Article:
6. In animation, “smooth” does not mean “slow”. You don’t have to move things at ridiculously small increments to achieve smooth animation. It depends on the speed at which you want things to move. Aim for realism, and experiment. As for frame rate, 15 fps is pretty much the standard around here, but anything above 12 fps will do.
7. And finally, start small. Often times, beginning brickfilmers start off with a huge, “2-3 hour” project. These NEVER get finished. Come up with an idea that lasts no more than a few minutes, and use it to work on your skills. The less quantity you have, the more you can focus on quality.
[5-2] Overcoming writer’s block
You can take inspiration from lots of sources. Such as music. If you hear a bit of music, you might start think of a good scene that would follow from it. Whole scenes and storylines can flow from this.
Other sources of inspiration are movies, tv, books, etc. You name it. If you are thinking of a particular theme, try renting a movie with that theme. When you are doign everything, however, it allows you to make the film fit your vision perfectly. Try to think of interesting scenes, ways to add drama, etc. Look at the best films in the Directory here and take inspiration from them.
Watch some TV, a movie, and get your thought process going. Sometimes things will come to you on an unrelated note. Try looking at a film not from the perspective of what is going on, but how they are telling the film. What camera angles might be used differently? How might the film have been edited differently? The purpose of thinking this way is to think like a film-maker … once you do this, the ideas will flow more easily.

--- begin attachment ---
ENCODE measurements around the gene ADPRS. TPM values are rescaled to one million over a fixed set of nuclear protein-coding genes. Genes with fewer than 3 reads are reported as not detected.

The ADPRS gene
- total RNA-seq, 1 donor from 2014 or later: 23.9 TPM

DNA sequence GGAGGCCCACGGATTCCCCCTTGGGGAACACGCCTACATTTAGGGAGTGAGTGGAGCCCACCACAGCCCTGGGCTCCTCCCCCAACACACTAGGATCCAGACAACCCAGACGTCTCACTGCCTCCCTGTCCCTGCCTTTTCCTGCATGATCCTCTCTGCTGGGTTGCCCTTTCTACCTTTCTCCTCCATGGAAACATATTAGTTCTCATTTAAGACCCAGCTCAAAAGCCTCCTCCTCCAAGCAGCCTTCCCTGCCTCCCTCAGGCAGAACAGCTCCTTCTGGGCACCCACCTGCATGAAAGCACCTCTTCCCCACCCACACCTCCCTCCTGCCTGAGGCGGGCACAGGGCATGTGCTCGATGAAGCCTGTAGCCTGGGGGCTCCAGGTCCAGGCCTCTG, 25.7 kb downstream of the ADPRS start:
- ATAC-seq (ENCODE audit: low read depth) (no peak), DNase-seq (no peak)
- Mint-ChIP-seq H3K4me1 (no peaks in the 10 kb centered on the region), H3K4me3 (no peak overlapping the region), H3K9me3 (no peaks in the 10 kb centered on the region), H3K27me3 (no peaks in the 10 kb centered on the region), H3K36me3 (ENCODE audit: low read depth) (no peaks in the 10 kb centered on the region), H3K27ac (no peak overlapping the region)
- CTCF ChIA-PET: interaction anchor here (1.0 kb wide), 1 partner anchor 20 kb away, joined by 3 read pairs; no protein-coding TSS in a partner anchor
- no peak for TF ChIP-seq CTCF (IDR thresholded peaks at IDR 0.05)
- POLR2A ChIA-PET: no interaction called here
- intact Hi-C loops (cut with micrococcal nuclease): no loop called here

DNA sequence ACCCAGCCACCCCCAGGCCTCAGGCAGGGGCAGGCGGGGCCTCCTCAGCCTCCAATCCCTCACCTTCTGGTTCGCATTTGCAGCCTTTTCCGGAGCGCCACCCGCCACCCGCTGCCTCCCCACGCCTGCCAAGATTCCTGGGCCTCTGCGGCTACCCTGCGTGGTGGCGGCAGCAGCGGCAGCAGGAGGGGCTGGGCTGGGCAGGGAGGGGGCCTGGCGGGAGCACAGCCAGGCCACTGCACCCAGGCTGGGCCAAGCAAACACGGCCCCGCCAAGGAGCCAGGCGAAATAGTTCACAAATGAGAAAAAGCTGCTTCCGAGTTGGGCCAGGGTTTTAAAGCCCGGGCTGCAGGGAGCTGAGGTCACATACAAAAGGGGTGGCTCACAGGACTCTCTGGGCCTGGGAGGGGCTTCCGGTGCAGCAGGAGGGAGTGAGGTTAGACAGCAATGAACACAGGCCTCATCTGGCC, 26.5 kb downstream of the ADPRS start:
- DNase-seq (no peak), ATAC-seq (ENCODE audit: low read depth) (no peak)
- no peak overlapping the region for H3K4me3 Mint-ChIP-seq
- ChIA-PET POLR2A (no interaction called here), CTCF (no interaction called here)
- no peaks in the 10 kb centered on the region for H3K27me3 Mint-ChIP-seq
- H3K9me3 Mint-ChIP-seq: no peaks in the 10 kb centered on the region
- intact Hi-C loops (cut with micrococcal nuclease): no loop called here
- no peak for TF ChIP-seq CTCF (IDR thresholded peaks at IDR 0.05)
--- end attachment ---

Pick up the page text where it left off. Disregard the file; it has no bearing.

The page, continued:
If you still can’t think of anything, read a classic story or watch some non-fiction. History Channel, a biography, a tale of an interesting time (Hillary climbing Everest, the first submarine battle, the invention of the atom bomb, the invasion of England by William the Conqueror, etc.). Find inspiration in real life events and tie them to a related story. Is Star Wars really about just the characters on screen, or can you make parallels to real life (The Force is Buddhism and Jedi Knights are like Shaolin Priests, etc)? Look for stories in things . . . concentrate on things you like, as it will be easier to be motivated and get excited by genres and things you like and enjoy. Go with what you know.
[5-3] Scripting resources
Near the middle of the following forum thread is some links to a great collection of movie scripts. These should help you when it is time to write the script for your next brickfilm.
|September 18, 2012 at 4:30 pm #417891|
Thanks for this interested post. I’m really interested in knowing more about brickfilming. Brickfilming requires a lot of techniques and artistic approach that can boggle our mind so basic information and additional suggestion can make us push our way to make our own brick films.
|September 25, 2012 at 7:05 am #418281|
This really reminded us with the basic things that we need if we plan to make a lego film.
|January 19, 2014 at 7:08 pm #439676|
Wow. That was a very detailed walk through. Thanks Graff!
|January 26, 2014 at 12:44 pm #439743|
The tips here could not only be applied on Lego but also on other stuffs, especially the ones about writer’s block